Braving long, winding queues to withdraw money from a bank is a part of everyday life for most Zimbabweans. A shortage of US dollar – the adopted currency in the country after the Zimbabwe dollar became defunct due to hyperinflation – has led to Zimbabweans being restricted to withdrawing $100 per day.
In 2008, withdrawing money was easy although the supermarket shelves were bare; but, in a reversal of fortunes, supermarkets are now bountiful with goods, however, the cash to buy shopping is unavailable. The shortage of greenbacks has led to public sector workers, including doctors, teachers and nurses, being paid late, and the few remaining industries have been forced to cut staff or shut down altogether.
To rectify the cash shortages, the Zimbabwean government has pledged to introduce bond notes backed by a $200m Afreximbank facility in early November. The notes will have equal value to the US dollar and will initially come in denominations from $2 to $5.
However, many Zimbabweans have voiced their opposition to the bond notes and have accused the government of trying to reintroduce the Zimbabwe dollar via the backdoor. Opposition politicians have claimed that the bond notes will scare away prospective investors while hurting trade. The government has denied the accusations while claiming that the bond notes are actually an export incentive that will actually bring in US dollars.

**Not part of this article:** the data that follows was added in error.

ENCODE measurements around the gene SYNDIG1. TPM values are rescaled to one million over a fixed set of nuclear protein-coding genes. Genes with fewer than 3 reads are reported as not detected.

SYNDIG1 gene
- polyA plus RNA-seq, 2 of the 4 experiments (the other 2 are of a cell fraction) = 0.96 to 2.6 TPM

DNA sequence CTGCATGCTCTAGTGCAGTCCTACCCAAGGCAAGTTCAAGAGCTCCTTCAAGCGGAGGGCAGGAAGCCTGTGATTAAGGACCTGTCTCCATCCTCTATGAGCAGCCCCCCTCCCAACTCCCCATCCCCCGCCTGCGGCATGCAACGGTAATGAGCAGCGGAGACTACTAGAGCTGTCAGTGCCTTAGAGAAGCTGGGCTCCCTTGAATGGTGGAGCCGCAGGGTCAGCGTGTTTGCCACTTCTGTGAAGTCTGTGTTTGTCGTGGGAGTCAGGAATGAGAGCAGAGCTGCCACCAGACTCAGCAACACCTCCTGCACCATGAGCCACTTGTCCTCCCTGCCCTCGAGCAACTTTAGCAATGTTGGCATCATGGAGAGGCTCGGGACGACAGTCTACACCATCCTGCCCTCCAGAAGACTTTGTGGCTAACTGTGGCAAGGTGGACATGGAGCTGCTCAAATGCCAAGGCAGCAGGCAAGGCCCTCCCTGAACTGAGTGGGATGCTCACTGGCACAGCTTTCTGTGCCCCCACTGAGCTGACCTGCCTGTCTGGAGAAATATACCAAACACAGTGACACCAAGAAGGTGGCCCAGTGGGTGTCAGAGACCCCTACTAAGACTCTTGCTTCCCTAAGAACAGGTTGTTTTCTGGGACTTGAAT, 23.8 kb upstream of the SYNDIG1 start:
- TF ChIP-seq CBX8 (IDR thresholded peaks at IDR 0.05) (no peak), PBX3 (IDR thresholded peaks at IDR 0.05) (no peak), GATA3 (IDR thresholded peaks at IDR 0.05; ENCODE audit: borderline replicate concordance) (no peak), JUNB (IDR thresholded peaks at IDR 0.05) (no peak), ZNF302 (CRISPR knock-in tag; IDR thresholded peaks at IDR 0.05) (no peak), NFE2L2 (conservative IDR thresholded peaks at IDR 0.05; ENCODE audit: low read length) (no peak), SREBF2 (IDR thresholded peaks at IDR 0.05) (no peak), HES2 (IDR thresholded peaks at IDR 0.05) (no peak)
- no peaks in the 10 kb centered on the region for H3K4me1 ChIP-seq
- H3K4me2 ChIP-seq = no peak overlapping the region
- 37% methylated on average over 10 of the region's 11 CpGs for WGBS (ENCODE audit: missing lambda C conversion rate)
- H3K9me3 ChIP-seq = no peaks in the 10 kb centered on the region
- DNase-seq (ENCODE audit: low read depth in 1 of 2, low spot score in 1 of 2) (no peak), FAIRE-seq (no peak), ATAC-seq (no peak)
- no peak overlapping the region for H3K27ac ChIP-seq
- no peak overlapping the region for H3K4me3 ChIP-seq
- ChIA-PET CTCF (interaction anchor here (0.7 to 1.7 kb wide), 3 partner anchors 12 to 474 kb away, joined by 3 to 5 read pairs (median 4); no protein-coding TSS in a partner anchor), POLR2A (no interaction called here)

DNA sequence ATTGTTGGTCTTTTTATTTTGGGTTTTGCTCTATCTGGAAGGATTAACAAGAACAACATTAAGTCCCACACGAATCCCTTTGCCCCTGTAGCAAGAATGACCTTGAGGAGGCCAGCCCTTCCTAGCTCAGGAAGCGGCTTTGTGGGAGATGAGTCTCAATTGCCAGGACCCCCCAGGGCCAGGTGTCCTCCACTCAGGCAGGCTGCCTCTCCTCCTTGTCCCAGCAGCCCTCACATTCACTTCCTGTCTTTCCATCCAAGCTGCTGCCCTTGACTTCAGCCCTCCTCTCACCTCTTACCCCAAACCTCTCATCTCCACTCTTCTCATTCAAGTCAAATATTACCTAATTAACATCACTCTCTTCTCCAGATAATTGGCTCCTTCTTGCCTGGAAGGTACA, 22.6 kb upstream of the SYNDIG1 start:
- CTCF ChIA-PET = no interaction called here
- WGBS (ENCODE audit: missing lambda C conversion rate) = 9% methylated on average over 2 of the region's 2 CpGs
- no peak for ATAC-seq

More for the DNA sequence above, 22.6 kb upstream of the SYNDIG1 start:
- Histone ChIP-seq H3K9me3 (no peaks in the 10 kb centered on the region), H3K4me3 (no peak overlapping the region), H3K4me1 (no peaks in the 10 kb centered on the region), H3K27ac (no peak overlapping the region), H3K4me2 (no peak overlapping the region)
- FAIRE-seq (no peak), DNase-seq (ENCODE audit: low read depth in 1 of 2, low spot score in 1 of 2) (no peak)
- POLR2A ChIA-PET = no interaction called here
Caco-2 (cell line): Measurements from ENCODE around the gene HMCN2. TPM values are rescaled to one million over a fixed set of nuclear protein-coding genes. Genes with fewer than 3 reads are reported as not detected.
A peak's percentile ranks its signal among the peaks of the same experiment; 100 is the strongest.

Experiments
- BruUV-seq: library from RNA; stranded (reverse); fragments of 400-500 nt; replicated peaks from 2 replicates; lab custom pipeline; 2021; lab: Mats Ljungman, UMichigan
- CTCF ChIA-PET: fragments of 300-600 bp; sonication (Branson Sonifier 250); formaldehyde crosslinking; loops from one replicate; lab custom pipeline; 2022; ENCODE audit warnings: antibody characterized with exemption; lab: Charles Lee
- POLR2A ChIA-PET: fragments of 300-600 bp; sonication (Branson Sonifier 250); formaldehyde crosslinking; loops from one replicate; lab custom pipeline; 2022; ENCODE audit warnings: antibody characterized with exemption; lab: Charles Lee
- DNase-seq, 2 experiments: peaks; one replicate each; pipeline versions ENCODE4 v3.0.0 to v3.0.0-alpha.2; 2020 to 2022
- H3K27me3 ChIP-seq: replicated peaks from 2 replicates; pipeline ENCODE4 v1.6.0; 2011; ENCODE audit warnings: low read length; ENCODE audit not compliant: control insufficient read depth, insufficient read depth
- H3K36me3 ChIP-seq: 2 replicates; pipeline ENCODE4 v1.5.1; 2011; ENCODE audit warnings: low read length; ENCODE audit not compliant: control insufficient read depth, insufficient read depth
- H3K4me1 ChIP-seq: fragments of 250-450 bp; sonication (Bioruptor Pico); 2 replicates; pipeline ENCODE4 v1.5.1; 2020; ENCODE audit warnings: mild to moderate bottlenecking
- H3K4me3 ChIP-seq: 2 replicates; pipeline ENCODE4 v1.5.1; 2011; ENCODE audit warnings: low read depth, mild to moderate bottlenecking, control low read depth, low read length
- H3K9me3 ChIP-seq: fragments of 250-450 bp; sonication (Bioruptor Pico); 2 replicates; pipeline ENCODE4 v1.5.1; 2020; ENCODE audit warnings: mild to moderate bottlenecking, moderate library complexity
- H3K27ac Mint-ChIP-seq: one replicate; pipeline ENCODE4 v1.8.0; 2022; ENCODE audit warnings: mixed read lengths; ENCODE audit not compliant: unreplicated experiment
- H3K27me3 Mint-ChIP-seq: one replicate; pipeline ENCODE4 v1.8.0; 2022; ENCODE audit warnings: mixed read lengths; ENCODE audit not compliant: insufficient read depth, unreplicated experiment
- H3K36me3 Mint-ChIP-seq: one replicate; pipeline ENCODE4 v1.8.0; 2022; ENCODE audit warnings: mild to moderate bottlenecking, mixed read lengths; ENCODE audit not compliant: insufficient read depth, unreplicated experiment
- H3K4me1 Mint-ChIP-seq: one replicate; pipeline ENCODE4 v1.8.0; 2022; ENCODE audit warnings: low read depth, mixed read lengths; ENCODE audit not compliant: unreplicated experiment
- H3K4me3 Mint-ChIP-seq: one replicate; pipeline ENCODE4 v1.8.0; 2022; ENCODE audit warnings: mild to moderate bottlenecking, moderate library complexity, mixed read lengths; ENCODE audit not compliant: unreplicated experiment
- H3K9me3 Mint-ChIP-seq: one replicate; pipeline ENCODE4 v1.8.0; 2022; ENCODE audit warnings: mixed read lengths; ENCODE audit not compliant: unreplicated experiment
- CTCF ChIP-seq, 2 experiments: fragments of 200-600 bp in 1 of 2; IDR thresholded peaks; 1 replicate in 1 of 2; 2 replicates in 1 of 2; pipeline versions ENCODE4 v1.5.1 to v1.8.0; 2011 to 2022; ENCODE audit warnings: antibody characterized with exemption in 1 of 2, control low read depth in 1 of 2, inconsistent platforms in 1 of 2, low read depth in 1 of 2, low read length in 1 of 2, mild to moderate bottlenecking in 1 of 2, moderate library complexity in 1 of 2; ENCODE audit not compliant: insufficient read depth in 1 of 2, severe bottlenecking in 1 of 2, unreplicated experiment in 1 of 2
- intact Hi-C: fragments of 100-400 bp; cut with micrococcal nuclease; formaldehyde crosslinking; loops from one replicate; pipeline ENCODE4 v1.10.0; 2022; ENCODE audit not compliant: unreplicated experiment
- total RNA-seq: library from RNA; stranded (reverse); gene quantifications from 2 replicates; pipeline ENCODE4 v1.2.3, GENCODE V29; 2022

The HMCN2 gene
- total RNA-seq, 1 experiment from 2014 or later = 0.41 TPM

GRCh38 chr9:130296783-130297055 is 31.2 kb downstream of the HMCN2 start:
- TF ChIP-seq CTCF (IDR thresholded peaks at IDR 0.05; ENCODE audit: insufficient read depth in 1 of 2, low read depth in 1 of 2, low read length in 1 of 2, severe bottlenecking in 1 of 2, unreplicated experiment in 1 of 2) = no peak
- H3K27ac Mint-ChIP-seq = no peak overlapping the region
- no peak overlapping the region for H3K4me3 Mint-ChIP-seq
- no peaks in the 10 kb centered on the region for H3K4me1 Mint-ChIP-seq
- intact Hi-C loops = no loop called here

Zimbabwe’s economy is in recession after experiencing a steep decline since 2013, with the economy shrinking to minus 3,5% this year. The country’s debt has also ballooned to over $8bn, of which $1.8bn is arrears.
The issuing of the bond notes comes as Zimbabwe has cleared its 15-year-old financial arrears worth $107.9m with the International Monetary Fund (IMF). Despite the settlement, Zimbabwe does not qualify to receive IMF loans because the country still owes the World Bank over $1bn and the African Development Bank (Afdb) more than $600m in arrears which must be cleared first.
“Access to IMF resources would first require the establishment of a credible plan to clear arrears with other international financial institutions and with bilateral creditors, in line with applicable Fund policies,” the IMF said in a statement. “It would also require implementing a strong reform agenda to restore economic stability and foster sustained and inclusive growth.”